WASHINGTON — With drug overdoses now the leading cause of accidental deaths in the U.S., claiming more than 100 lives each day, more and more people may find themselves in the position of finding someone they know or love during an overdose. A local nonprofit is raising money to make sure people have the tools they need to save a life at what is hopefully a person’s lowest moment — not their last.
The Chris Atwood Foundation, a nonprofit based in Reston, Virginia, works to get the opioid reversal drug naloxone into the hands of friends and family members of those who are struggling with drug addiction. It also teaches them how to use the reversal drug.
In partnership with the nonprofit, Spencer Brothers of Great Falls, Virginia, finished a journey Sunday that in some ways parallels his own recovery as an addict.
“Testing my limits has been a big part of my recovery, actually,” Brothers said. “I got into long-distance running early in my recovery, and that’s been a big part of livening up my life.”
He decided he was going to up the ante last year, when he vowed to hike the 2,200-mile Appalachian Trail in honor of his late friend, Chris Atwood, after whom the nonprofit is named. Brothers began in March with the goal to raise $1,000 for each year that Atwood was alive. As of Sunday morning, Brothers was just over $1,000 away from the $21,000 goal.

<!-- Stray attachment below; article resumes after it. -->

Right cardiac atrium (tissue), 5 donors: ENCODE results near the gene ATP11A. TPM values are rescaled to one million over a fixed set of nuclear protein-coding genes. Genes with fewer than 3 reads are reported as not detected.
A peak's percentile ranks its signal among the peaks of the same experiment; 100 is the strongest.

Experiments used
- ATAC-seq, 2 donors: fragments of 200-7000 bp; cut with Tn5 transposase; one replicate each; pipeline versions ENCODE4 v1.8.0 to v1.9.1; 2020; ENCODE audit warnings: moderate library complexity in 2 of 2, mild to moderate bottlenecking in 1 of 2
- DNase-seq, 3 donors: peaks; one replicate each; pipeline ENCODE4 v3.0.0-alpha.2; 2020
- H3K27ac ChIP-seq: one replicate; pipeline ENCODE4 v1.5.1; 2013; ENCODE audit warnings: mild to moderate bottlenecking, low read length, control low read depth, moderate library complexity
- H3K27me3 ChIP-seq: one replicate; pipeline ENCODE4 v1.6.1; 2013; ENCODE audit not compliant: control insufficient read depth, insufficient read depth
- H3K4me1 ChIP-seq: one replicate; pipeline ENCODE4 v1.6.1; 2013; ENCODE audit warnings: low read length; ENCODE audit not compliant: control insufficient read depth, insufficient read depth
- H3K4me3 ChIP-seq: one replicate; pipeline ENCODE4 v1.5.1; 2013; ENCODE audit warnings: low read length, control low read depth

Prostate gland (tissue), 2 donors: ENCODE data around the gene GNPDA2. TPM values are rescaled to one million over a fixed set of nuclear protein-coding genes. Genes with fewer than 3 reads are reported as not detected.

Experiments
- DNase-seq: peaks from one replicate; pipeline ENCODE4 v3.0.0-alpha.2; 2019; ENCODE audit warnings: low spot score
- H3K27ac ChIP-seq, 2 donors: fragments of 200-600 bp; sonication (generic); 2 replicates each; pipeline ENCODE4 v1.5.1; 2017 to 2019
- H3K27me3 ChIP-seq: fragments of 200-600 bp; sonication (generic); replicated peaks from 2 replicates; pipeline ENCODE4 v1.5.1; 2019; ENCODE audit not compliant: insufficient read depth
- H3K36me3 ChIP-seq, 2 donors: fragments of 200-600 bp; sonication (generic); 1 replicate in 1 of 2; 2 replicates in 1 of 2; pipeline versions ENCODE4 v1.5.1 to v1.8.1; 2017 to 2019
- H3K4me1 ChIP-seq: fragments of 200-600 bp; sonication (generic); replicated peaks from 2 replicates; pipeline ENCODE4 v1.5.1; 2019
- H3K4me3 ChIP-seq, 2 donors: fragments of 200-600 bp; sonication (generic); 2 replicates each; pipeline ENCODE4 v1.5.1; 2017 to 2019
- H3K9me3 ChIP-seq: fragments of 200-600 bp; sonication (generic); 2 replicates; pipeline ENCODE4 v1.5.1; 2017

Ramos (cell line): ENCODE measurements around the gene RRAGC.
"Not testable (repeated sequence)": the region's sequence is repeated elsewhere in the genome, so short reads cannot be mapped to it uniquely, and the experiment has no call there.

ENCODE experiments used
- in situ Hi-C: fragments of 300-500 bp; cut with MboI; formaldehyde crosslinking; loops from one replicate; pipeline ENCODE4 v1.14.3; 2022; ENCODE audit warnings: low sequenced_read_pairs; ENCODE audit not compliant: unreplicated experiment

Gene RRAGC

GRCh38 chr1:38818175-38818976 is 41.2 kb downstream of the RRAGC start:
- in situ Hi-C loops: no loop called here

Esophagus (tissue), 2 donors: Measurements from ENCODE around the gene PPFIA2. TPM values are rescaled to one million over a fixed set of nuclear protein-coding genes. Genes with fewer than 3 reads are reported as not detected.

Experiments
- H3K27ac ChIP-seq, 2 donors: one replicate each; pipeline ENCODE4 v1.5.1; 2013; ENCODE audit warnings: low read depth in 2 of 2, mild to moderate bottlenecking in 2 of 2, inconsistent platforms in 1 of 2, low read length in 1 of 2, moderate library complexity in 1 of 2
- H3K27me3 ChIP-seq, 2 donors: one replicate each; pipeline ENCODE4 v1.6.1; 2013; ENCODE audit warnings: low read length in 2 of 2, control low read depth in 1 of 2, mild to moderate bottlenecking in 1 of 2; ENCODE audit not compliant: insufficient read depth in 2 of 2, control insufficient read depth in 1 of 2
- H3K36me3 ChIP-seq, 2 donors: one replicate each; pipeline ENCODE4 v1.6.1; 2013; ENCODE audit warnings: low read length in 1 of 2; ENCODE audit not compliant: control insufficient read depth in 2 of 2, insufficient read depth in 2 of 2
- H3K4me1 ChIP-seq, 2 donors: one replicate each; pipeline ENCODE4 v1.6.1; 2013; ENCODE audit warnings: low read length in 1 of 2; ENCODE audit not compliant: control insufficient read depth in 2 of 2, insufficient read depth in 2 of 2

“We’re close to that [goal] at this point,” said Brothers, who finished his hike Saturday when he scaled the summit of Mount Katahdin in Maine. “What’s been keeping me going forward has been raising the money for the Chris Atwood Foundation.”
Brothers’ goal is to make sure no one finds themselves in the position that Atwood’s sister did, when she came home to find him overdosing and wasn’t able to help.
“One thing that could have prevented him from dying would have been the availability of naloxone,” Brothers said. “His sister was the one who found him, but they didn’t have naloxone, or Narcan, on hand when he was found.”
While that drug won’t cure someone of their addiction, it can reverse the overdose and provide an opportunity for recovery.
“The hope is that someone else that is struggling with opioid addiction gets another chance,” said Brothers. “This is just one thing that we can put in place that will hopefully give someone who is struggling with [addiction] another shot.”
For more information or to donate to the Chris Atwood Foundation, visit their website.